The problem with BEV for long range is the fast charging requirement. Stations cost money to construct, yet not often used because most people will charge at home for most of the time. Fast charging is hard on the batteries and will decrease their cycle life. BEV's with large-capacity battery pack will never able to utilize most of the battery's cycle life before calendar life steps in. Furthermore, constraint in future supply of Lithium and other battery-making raw materials may raise future battery prices and will limit the number of BEV that can be built. PHEV's and HEV's will greatly reduce the material-intensive issue of BEV.

Furthermore, it takes a lot of energy to make batteries. If you cannot exploit most of the battery cycle life before calendar-life degradation, then the ROIE (Return of Invested Energy) in BEV may be less than ICEV and BEV's may result in higher overall CO2 emission. This is perhaps the point that Kit P mentioned repeatedly before. "Hauling around a lot of battery is never a good idea." (in Kit's famous words)

Furthermore, Harvey, when got stuck in a Canadian snowstorm or snow bank on the side of the road for potential 1-2 days or more, which vehicle would you rather be driving: A BEV with 80 kWh of battery on board, or a PHEV with 10 gallons of gasoline on board capable of generating 330 kWh of life-saving thermal comfort?
For window defrosting and cabin heating in the winter, would you rather use the waste heat of the ICE on board, or depleting precious battery charge from the 80-kWh battery pack? In cold Northern Climates, that's probably 6 months out of the year that heating is required!

In warm climates that do not require cabin heating nor windshield defrosting, the ambient heat will degrade the batteries rapidly and it especially important to have just enough battery on board to make a PHEV-20 or 30, in order to use the heck out of its cycle life in a short amount of time, and to replace it for a fresh pack after some years. This is what's happening to the shortened battery life of the Nissan Leaf BEV's the in hot desert environment of New Mexico and Arizona.

RP....you have a many very good points but you can look at them different ways.

Many future extended range BEVs will have 160+ kWh battery pack on board. That will be enough for your home for an average of 16 days of essential e-energy during power failures. It should be more than enough for most cases?

The same battery back should keep a 100 to 120 cu ft. car cabin at +20C to +22C for 48+ hours when stuck in a very bad snow storm. That is also more than enough for most cases.

Future FCEVs (Toyota 2015) will have 500+ Km range between 3 minutes stops to fill up or equivalent to most current ICEVs. That is a bit less than a 160+ kWh battery pack but it will also be more than enough for emergency services stated above.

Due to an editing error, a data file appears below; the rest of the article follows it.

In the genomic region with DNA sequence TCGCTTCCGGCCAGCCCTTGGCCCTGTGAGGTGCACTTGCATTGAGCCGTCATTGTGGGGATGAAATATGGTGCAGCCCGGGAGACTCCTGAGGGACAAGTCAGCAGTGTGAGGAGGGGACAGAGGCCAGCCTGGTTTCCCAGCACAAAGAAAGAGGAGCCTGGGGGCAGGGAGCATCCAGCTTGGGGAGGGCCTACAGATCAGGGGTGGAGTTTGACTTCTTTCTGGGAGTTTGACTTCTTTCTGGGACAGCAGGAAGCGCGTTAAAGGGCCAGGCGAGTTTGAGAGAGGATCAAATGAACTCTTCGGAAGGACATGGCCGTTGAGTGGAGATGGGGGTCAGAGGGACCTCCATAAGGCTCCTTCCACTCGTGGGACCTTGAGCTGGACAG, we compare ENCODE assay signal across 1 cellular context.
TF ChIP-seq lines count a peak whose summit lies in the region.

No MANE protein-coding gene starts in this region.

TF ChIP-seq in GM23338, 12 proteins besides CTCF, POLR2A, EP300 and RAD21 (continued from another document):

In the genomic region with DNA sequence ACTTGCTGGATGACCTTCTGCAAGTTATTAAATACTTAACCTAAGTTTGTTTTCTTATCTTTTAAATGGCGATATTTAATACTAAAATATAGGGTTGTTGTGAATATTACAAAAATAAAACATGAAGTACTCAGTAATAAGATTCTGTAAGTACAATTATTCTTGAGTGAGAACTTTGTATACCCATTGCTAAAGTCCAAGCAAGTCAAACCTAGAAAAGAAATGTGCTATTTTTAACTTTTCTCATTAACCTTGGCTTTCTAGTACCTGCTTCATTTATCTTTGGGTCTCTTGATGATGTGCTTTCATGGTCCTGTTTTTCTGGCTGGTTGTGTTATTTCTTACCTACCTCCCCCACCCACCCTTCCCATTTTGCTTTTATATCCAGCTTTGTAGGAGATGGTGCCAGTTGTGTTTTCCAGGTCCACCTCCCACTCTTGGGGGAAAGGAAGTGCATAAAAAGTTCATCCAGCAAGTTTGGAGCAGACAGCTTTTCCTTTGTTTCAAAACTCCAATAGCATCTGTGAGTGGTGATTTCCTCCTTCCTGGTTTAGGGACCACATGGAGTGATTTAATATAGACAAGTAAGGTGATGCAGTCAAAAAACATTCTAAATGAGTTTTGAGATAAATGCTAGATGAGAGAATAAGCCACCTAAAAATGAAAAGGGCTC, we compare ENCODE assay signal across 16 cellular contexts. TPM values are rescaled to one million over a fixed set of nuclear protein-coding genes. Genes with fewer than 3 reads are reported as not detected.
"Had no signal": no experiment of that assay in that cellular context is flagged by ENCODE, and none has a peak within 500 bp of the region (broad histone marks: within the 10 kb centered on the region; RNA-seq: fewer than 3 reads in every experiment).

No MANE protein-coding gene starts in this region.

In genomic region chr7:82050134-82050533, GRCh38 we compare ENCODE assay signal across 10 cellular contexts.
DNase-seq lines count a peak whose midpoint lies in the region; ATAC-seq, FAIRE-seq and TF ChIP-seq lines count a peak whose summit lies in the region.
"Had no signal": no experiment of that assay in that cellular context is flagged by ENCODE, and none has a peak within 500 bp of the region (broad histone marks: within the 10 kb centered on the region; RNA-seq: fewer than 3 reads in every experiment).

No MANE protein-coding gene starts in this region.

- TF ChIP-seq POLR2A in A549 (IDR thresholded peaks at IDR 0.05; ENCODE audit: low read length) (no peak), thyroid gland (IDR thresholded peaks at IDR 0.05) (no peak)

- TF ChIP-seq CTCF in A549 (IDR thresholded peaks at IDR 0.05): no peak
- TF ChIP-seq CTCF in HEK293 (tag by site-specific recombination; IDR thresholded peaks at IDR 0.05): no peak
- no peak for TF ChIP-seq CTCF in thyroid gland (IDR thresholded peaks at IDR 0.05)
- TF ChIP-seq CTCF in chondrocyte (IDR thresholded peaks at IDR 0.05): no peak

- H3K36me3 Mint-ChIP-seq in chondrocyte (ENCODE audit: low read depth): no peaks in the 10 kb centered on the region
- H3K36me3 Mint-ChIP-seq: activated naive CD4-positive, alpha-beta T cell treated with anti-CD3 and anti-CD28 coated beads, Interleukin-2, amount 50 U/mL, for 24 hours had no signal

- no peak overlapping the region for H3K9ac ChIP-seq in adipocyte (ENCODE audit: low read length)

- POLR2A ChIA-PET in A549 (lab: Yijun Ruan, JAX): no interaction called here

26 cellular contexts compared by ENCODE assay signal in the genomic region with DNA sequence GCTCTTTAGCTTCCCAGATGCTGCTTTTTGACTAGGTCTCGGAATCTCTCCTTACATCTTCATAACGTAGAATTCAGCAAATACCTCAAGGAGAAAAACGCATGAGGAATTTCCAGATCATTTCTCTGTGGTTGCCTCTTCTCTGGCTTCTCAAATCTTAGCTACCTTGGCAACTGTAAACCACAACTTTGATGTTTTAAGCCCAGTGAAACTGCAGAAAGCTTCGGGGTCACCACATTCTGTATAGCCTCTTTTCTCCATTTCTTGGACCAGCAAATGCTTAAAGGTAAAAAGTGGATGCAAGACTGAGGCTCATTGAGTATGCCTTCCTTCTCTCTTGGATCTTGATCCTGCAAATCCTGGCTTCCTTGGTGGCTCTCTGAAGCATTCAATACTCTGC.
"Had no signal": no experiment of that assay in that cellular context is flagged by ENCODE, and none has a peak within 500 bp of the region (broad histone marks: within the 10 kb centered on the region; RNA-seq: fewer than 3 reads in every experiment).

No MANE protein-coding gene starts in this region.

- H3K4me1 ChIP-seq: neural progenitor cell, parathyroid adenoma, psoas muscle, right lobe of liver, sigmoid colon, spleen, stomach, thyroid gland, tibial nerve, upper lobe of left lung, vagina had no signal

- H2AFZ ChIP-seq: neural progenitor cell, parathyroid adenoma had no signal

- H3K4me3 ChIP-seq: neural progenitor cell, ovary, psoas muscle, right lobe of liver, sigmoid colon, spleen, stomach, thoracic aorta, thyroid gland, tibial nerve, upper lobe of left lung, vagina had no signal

It seems than 500+ Km range affordable FCEVs may be around a few years before 500+ Km range BEVs but both may be around by 2020 or so.

It's just a matter of time....

Good point, Harvey.

A BEV and FCV can use electric-motor-powered heat pump instead of resistive heating, thereby reducing energy required. If the COP of the heat pump is 3, then only 1/3 of the energy will be needed as compared to that of a ICEV or PHEV. |The onboard electric-powered A/C system can double as a heat pump to avoid major investment, only a few additional valves and circuitry will be needed.

So, a 80-kWh battery pack can deliver as much heat as a 200-kWh fuel tank, while a FCV with 160-kWh H2 tank can deliver as heat as a 400-kWh fuel tank, minus the efficiency loss in the BEV's circuitry and in the FC stack and power controllers.

Furthermore, if the car's occupants are well dressed in winter clothing, then the cabin's temp can be kept at below 50 degrees F, and even resistive heating from the battery or FC would suffice for several days, depending on the level of insulation of the car. This additional resistive heater can be provided as a backup in case of failure of the heat pump.

RP...we are now saying about the same thing, i.e. that future BEVs with large battery packs (2X Tesla S85) and 500+ Km range FCEVs will be as useful as PHEVs for emergency backup power and superior to current ICEVs?

In other words, anti EVs posters will have a have time to downgrade evolution (ground vehicle electrification)in the post-2020 era?

Only time will tell which technology (BEVs or FCEVs) will be best for extended range vehicles, specially for cars and small trucks? Both technologies be survive for a long time.

Wouldn't be surprised to see larger vehicles, such as heavy trucks, buses, locomotives, heavy machinery, ships and heavy machines, with lots of room for hydrogen tanks, go for quick charge extended range FCEVs + ultra-cap instead of plain EV approach.

The essential infrastructures will follow. It will be a huge business opportunity for Oil firms (and others) with very deep pockets. The soonest the better for USA and EU countries with major unemployment problems and/or huge trade deficits due to crude oil imports.

Countries like China, S-Korea and Japan will jump on the opportunity as a way to solve unacceptable pollution levels in their major cities.

Thank you, Harvey, for sharing the same opinion as mine! The more people in our gov and business will see this, the sooner we will be able to simultaneously solve our environment problems and socio-economic problems, to enjoy a stable and properous future. Please continue to spread the idea far and wide and in different forums (fora?).

This is very promising.

Simple calculation: 2 billion cells, 7000 cells/vehicle, gives 285,000 vehicles!

This is an agreement, effectively, for almost three hundred thousand electric vehicles!!

Massive.

> I want a 50-100-mile model that also includes a 2-cylinder engine that will give unlimited range, hundreds of lbs lighter and thousands of USD less expensive.

You want a BMW i3 ;-)